• dweep says:

        @tulip garden I know Tracy Anderson is kind of insufferable but her mat video does it for me for the arms. It has a 20 minute arm section- with and without weights. It is challenging and fun and it really works.

      • littlestar says:

        Glad to hear you ladies promoting push ups! So great for toning (not just arms but also abs too) and they actually help make you physically stronger. I like to do them using my bosu ball, makes them a bit harder to do.

        I’ve resigned to the fact that I have my Baba’s arms :( . Soft upper arms that are incredibly hard to tone. She passed them down to me, my sister, and all my female cousins. What a thing to inherit lol.

      • tealily says:

        Coincidentally, I’m on Day 13 of Jillian’s 30 Day Shred, and my arms are shaping up nicely! I can’t recommend it enough. I’ve already lost an inch off my waist. All you need is some hand weights and a mat. The DVD is cheap, and each workout (there are 3 levels) is around 20 minutes.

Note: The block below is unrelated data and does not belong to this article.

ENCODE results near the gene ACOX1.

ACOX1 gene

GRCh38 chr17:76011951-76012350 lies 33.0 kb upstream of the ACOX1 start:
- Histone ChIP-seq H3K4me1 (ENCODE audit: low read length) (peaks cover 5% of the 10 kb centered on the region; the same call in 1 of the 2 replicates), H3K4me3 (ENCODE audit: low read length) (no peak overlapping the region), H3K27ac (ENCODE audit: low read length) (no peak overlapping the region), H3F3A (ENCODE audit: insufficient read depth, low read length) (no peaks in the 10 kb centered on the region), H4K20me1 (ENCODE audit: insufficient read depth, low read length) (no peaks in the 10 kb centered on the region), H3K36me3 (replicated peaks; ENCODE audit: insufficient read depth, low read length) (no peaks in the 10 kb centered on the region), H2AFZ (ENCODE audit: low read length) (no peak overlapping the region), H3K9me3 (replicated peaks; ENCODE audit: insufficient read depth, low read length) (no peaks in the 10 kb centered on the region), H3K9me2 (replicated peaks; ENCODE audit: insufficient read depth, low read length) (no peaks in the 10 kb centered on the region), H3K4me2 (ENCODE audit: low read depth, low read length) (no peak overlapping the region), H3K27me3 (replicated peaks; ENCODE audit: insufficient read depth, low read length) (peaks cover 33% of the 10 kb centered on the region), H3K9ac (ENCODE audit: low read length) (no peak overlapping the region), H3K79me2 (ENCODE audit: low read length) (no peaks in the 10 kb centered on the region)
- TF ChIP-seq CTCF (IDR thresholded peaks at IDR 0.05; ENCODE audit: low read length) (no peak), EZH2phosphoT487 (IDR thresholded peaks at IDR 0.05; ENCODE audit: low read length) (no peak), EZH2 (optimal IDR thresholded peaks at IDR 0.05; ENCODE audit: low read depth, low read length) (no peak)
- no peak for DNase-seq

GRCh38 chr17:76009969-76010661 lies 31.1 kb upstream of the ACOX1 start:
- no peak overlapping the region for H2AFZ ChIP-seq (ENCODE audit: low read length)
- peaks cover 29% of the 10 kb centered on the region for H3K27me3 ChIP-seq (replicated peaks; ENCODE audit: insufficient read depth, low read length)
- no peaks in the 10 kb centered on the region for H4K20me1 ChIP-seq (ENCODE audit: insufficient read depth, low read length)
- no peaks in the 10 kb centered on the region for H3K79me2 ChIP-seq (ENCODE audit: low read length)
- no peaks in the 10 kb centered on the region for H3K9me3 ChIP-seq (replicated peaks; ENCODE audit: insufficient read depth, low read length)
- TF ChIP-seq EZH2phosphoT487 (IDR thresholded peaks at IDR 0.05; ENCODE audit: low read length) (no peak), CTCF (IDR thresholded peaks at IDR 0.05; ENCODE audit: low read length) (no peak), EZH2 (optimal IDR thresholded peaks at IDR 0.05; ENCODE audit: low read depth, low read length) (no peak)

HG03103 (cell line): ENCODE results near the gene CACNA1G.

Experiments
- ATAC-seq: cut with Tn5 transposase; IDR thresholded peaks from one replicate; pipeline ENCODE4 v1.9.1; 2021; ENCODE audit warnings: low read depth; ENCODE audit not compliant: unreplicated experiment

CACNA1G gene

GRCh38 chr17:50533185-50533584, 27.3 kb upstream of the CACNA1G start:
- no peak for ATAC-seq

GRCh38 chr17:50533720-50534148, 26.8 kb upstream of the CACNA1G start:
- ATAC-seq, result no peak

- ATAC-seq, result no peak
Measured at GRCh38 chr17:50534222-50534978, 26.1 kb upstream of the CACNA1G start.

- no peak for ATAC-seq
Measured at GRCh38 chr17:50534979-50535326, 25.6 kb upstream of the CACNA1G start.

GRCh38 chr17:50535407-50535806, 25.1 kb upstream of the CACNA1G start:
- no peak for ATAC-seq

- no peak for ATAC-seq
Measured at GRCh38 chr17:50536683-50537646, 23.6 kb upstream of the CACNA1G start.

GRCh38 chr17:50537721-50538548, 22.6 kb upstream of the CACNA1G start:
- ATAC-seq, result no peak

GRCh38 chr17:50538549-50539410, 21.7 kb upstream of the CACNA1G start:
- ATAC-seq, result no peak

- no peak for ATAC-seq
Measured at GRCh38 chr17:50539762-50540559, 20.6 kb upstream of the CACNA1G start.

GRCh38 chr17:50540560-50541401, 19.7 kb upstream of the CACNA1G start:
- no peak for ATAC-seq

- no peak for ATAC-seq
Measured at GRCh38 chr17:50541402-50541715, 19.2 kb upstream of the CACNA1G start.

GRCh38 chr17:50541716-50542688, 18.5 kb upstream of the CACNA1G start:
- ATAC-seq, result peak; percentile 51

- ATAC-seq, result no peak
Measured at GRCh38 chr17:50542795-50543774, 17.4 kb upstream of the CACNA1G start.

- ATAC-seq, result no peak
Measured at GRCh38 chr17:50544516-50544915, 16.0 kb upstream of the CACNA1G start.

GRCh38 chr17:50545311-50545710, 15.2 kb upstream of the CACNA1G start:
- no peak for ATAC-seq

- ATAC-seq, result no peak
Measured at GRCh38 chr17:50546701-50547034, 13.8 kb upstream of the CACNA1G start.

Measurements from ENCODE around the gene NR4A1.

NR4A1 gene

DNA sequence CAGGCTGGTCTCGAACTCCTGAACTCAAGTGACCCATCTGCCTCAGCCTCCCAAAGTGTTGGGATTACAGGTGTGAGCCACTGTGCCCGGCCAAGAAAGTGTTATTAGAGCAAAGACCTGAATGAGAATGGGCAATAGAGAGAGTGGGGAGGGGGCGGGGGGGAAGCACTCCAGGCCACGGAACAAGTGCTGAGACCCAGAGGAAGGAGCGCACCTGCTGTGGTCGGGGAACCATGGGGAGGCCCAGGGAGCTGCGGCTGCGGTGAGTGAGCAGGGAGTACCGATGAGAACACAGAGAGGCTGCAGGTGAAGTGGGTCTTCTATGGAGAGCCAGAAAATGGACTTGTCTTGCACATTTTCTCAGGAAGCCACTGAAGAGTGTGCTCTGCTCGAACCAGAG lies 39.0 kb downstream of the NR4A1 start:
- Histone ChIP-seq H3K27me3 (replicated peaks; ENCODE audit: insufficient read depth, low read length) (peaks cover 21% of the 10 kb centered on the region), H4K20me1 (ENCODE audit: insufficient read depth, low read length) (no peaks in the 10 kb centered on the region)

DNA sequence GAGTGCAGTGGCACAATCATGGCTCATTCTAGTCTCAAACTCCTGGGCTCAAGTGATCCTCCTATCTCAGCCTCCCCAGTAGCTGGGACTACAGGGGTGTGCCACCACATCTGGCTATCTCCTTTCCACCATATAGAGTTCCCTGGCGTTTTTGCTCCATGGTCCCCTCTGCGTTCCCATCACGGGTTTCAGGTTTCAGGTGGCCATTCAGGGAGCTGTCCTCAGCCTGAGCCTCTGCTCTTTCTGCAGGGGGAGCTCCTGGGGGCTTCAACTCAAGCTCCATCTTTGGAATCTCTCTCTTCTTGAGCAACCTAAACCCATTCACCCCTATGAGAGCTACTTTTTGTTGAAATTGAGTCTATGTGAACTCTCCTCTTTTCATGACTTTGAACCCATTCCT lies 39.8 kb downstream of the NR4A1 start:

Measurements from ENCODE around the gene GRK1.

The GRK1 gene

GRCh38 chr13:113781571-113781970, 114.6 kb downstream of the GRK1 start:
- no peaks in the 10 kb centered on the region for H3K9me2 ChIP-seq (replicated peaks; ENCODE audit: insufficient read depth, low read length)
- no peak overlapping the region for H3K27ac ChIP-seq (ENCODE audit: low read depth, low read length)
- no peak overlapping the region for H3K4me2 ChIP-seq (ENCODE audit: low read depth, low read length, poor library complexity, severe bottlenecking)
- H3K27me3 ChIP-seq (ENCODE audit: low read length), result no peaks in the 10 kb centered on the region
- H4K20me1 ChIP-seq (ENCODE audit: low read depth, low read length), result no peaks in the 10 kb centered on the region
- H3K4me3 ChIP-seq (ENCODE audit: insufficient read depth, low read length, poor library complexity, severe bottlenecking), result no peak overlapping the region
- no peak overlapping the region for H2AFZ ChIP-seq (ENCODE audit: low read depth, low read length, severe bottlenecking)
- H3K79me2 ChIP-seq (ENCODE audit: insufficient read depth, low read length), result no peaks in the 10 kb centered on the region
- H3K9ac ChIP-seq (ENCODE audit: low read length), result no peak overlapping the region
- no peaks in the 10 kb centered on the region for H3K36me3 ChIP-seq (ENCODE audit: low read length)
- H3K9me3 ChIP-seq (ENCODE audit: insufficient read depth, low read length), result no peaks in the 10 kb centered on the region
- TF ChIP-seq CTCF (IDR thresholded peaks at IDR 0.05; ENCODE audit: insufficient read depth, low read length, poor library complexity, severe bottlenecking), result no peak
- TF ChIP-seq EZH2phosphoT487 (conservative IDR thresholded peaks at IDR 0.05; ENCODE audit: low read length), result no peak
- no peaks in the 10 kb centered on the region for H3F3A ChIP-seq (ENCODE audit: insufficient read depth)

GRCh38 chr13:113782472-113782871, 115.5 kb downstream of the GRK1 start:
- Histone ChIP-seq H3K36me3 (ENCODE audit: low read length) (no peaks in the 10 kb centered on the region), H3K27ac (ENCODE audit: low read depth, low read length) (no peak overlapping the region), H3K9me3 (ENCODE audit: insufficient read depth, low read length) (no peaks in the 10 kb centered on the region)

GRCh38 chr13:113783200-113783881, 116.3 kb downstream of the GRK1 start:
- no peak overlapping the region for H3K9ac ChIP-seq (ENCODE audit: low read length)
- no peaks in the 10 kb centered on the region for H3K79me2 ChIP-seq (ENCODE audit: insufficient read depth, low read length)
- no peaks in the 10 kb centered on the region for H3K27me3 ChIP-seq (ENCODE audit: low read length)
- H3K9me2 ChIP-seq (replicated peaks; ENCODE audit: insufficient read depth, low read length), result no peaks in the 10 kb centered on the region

• Jupiter says:

        kettlebell exercises. google them…tons of videos and I see a much better definition than using reg. free weights :)

      • sienna says:

        What about turkish get ups and burpees (adding the push up). They are both very challenging and make you fit fast, because they incorporate so many muscle groups. I add 25 of each, along with a tabata (great 8 minute workout), to the end of my home sessions to ensure I hit fatigue.

        edit: Here is my question… I am a week into a 30 day challenge to eat as clean as I can. I feel great, my skin is awesome, I have tons of energy and am sleeping well. Problem? I am FREEZING cold all the time (unless working out). Anyone have insight to why I can’t get warm?